RTEMS uses a different classification because it internally requires more
details about a specific CPU than the GNU toolchain's multilib classification

@subsection Keeping auto* generated files in CVS

When using CVS to archive source code, problems arise from keeping generated
files in CVS.  In general, two possible solutions exist:

@itemize @bullet

@item Find a way to get correct timestamps after checking out the sources
from CVS.  Some people try to achieve this by 

@itemize @bullet
@item carefully checking in files into CVS in appropriate order 
@item applying scripts to fix timestamps accordingling (eg.  by applying 
@code{touch} and @code{find}).
@end itemize

@item Not keeping generated files in CVS, but regenerate them after
having checked them out from CVS.

@end itemize

RTEMS favors the the latter variant, because it appears to be less error-prone
and easier to handle (cf. @ref{./bootstrap} for details).

@subsection Importing RTEMS into CVS/RCS

When importing RTEMS into CVS/RCS or similar, we recommend not to import
auto* generated files (cf. @ref{Keeping auto* generated files in CVS}).

To remove them before importing, run

./bootstrap -c
@end example

from the toplevel directory of the source tree (cf. @ref{./bootstrap}).
@subsection ./bootstrap

@code{bootstrap} is a simple shell script which automatically generates all
auto* generated files within RTEMS's source tree (Other packages use the name 
@code{} for similar scripts).  You will need to have autoconf,
automake and further underlying packages installed to apply it.

It typically should be applied when having:

@itemize @bullet

@item checked out RTEMS sources from a CVS repository which does
not contain generated files.

@item added new automake / autoconf files to the source tree (eg.
having added a new BSP), and when not being sure about what needs to be

@end itemize

Once all autoconf/automake generated files are present, you will rarely
need to run @code{bootstrap}, because automake automatically updates
generated files when it detects some files need to be updated (Cf.
@ref{configure --enable-maintainer-mode}).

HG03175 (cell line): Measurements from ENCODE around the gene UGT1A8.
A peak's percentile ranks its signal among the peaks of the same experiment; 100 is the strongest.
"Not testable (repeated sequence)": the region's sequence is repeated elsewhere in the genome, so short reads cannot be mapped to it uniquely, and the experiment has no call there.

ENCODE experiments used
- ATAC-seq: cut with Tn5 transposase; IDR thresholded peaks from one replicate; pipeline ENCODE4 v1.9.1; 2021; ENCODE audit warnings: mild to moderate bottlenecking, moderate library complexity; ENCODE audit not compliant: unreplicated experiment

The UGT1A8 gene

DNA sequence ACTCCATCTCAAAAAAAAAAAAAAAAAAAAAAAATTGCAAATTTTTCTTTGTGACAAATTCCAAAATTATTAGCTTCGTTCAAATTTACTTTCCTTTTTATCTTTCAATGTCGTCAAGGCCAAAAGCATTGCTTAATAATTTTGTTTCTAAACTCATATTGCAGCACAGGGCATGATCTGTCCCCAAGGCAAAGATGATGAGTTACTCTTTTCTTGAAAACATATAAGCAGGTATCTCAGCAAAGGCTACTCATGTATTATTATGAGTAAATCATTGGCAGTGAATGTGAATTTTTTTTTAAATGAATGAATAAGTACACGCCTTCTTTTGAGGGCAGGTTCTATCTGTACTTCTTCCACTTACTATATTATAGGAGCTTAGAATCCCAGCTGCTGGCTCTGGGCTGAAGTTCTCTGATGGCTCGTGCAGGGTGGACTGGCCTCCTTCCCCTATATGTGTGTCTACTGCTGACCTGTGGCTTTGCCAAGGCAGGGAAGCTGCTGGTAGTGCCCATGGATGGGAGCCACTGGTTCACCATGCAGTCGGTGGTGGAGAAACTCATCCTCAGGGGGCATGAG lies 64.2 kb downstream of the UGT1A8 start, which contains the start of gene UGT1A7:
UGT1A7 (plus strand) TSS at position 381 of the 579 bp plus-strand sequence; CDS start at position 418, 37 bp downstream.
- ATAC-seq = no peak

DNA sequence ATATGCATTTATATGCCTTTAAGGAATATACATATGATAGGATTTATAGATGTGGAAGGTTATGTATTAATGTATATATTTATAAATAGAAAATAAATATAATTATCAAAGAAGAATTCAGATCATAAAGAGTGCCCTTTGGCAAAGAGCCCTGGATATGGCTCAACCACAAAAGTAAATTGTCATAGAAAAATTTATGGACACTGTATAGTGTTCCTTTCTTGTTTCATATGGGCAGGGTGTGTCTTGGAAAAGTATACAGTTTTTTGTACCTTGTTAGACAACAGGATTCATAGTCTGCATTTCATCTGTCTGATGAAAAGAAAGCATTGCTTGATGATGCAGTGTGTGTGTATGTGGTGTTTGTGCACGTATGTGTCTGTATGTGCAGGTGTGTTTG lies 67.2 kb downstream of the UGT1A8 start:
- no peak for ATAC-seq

@subsection configure --enable-maintainer-mode

When working within the source-tree, consider to append 
@code{--enable-maintainer-mode} to the options passed to configure RTEMS.

<path>/rtems-@value{VERSION}/configure <options> --enable-maintainer-mode
@end example

This will enable the maintainer-mode in automake generated Makefiles, which
will let automake take care about dependencies between auto* generated
files.  I.e.  auto* generated files will get automatically updated.

Configuring RTEMS in maintainer-mode will require to have autoconf, automake
and underlying tools installed (Cf. @ref{Required Tools}).

@subsection configure --program-[prefix|suffix|transform-name]

These are generic configure script options automatically added by autoconf.
RTEMS configuration does not support these, worse, they interfer with
RTEMS's configuration -- i.e. @b{do not use them}.

@subsection vs.

autoconf < 2.50 used the name @code{} for it's input files. 
autoconf >= 2.50 recommends using the name @code{}, instead.

RTEMS > 4.5.0 applies autoconf >= 2.50, therefore all former RTEMS's
@code{}'s have been renamed into @code{} and 
have been adapted to autoconf >= 2.50 demands.

@subsection Reporting bugs

Several possibilities (In decreasing preference):
@itemize @bullet
@item File a bug report at @uref{@value{RTEMSGNATS},RTEMS's GNATS}
@item Send an email to @uref{mailto:@value{RTEMSBUGS},@value{RTEMSBUGS}}
@item Report your problem to one of the RTEMS mailing lists 
(Cf. @ref{Are there any mailing lists?}).
@end itemize